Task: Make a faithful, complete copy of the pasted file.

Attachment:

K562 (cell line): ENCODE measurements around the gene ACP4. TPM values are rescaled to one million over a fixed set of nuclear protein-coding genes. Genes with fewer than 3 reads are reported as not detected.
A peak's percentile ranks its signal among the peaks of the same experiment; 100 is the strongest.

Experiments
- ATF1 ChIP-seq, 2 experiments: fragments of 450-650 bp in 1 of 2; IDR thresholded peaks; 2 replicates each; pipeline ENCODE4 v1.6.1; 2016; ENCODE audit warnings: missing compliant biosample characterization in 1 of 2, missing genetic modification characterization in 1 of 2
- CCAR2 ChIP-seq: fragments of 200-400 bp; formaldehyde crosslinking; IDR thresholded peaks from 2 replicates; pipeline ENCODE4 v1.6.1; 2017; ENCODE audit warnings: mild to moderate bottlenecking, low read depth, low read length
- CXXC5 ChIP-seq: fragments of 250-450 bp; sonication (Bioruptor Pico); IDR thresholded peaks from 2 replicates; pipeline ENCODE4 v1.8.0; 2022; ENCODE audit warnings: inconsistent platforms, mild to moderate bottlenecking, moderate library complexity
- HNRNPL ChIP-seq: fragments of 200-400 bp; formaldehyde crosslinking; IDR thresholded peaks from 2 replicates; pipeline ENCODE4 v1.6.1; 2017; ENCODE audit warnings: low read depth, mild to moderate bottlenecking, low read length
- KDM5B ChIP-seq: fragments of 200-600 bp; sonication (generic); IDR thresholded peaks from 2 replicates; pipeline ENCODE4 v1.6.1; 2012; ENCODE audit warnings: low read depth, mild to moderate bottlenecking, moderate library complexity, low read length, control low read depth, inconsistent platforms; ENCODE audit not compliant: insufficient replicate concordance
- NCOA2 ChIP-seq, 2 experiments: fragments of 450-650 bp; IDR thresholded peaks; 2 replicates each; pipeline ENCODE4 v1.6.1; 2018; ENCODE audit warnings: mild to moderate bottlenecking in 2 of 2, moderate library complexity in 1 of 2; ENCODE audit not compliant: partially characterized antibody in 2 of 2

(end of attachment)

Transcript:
K562 (cell line): ENCODE measurements around the gene ACP4. TPM values are rescaled to one million over a fixed set of nuclear protein-coding genes. Genes with fewer than 3 reads are reported as not detected.
A peak's percentile ranks its signal among the peaks of the same experiment; 100 is the strongest.

Experiments
- ATF1 ChIP-seq, 2 experiments: fragments of 450-650 bp in 1 of 2; IDR thresholded peaks; 2 replicates each; pipeline ENCODE4 v1.6.1; 2016; ENCODE audit warnings: missing compliant biosample characterization in 1 of 2, missing genetic modification characterization in 1 of 2
- CCAR2 ChIP-seq: fragments of 200-400 bp; formaldehyde crosslinking; IDR thresholded peaks from 2 replicates; pipeline ENCODE4 v1.6.1; 2017; ENCODE audit warnings: mild to moderate bottlenecking, low read depth, low read length
- CXXC5 ChIP-seq: fragments of 250-450 bp; sonication (Bioruptor Pico); IDR thresholded peaks from 2 replicates; pipeline ENCODE4 v1.8.0; 2022; ENCODE audit warnings: inconsistent platforms, mild to moderate bottlenecking, moderate library complexity
- HNRNPL ChIP-seq: fragments of 200-400 bp; formaldehyde crosslinking; IDR thresholded peaks from 2 replicates; pipeline ENCODE4 v1.6.1; 2017; ENCODE audit warnings: low read depth, mild to moderate bottlenecking, low read length
- KDM5B ChIP-seq: fragments of 200-600 bp; sonication (generic); IDR thresholded peaks from 2 replicates; pipeline ENCODE4 v1.6.1; 2012; ENCODE audit warnings: low read depth, mild to moderate bottlenecking, moderate library complexity, low read length, control low read depth, inconsistent platforms; ENCODE audit not compliant: insufficient replicate concordance
- NCOA2 ChIP-seq, 2 experiments: fragments of 450-650 bp; IDR thresholded peaks; 2 replicates each; pipeline ENCODE4 v1.6.1; 2018; ENCODE audit warnings: mild to moderate bottlenecking in 2 of 2, moderate library complexity in 1 of 2; ENCODE audit not compliant: partially characterized antibody in 2 of 2